This webinar is hosted by National Indigenous Women's Resource Center
This timely and important webinar will define and look at burn out versus moral injury. The term “burnout” is a relatively new term, first coined in 1974 by Herbert Freudenberger, in his book, Burnout: The High Cost of High Achievement. He originally defined burnout as, “the extinction of motivation or incentive, especially where one's devotion to a cause or relationship fails to produce the desired results.” The term burn out, quite often does not accurately describe what’s going on with regard to domestic violence advocates. Burn out suggests a failure of resourcefulness and resilience. This webinar will help us understand the critical difference between burn out and moral injury. It will help us see how burn out in and of itself is a symptom of something larger. It will guide us in strengthening our resilience and more accurately understand the impact of the work we are doing on our well-being as advocates.
The Florida Coalition Against Domestic Violence will host six free multi-track Child Welfare Regional Training Institutes for local child welfare professionals, domestic violence advocates, and community partners.
Training topics include:
Working Together to Create Collaboration, Accountability, and Systemic Change & The Prosecution of Domestic Violence Cases through the Eyes of a Child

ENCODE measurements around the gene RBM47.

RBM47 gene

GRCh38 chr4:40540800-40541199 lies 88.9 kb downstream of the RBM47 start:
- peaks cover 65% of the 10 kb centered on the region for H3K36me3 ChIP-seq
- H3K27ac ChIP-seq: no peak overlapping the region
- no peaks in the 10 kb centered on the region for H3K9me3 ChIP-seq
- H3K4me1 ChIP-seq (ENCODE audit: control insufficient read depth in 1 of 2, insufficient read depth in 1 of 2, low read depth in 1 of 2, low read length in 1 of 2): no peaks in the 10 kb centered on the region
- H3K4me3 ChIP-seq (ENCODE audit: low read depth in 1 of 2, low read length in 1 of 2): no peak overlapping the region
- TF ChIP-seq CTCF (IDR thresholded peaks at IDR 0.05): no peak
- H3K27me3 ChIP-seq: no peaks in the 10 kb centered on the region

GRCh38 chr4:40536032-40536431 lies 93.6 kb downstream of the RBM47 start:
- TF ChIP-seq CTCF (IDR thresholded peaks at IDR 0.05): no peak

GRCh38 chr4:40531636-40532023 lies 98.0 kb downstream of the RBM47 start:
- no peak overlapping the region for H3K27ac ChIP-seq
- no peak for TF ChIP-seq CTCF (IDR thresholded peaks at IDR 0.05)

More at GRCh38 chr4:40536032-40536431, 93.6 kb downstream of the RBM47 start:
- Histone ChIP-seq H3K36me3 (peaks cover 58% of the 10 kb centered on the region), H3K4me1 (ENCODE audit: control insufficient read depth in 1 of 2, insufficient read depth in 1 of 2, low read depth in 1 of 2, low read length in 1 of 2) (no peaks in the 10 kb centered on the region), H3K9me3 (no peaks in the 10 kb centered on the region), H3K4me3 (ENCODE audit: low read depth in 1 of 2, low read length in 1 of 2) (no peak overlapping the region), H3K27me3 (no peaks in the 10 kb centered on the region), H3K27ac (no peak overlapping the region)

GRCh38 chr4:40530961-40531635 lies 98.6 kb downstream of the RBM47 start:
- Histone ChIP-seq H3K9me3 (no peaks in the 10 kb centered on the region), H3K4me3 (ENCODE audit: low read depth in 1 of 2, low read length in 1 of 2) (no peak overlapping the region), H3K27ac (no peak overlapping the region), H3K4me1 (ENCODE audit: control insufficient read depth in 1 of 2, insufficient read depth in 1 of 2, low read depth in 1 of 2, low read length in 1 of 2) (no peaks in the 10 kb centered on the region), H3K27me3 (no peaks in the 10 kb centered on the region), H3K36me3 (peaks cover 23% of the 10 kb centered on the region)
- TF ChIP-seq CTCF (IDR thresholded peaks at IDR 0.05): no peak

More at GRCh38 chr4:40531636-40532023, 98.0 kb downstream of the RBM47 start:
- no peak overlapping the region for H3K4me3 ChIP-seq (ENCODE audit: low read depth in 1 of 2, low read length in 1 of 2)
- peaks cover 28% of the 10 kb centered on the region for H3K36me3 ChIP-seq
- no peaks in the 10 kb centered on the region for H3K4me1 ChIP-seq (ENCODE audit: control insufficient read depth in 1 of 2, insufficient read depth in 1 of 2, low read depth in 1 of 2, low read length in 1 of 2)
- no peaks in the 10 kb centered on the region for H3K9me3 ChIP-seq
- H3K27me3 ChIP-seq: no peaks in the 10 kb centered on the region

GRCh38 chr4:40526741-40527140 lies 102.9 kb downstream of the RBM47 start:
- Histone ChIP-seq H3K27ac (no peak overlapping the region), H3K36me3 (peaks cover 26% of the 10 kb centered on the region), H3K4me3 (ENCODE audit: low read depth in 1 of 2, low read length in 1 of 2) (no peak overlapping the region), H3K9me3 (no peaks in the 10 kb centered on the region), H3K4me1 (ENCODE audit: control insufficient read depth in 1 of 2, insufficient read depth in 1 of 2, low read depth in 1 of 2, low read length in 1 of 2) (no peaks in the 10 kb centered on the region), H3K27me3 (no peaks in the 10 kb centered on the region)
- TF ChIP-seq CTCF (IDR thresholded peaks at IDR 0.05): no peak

This webinar is hosted by Mental Health Training and Technical Assistance
The suicide rates for Black children ages 5 to 11 has exceeded that of any other ethnic group, according to new research by Dr. Michael Lindsey. He will present this data along with the disparate health outcomes between Blacks and Whites tied to socioeconomic issues, poverty, nutrition, violence, and racism. This webinar will review signs and symptoms of depression, suicide and anxiety in Black children. It will also explore the importance of access to care, particularly school mental health services, as well as preventive measures.
This webinar is hosted by Early Childhood Investigations
Trauma in young children is much more pervasive—and much more destructive—than we ever thought. The research on trauma has made it clear that children’s challenging behavior is not intentional, but is instead driven by fear and a protective strategy for coping with their experience. Working with children with challenging behavior and especially those who’ve experienced trauma is probably the most stressful aspect of the teaching profession which can result in secondary traumatic stress (STS), the symptoms of which can mimic those of post-traumatic stress disorder.
In this webinar you will:
Develop an understanding of trauma and how it affects behavior
Learn ways to support children who have been traumatized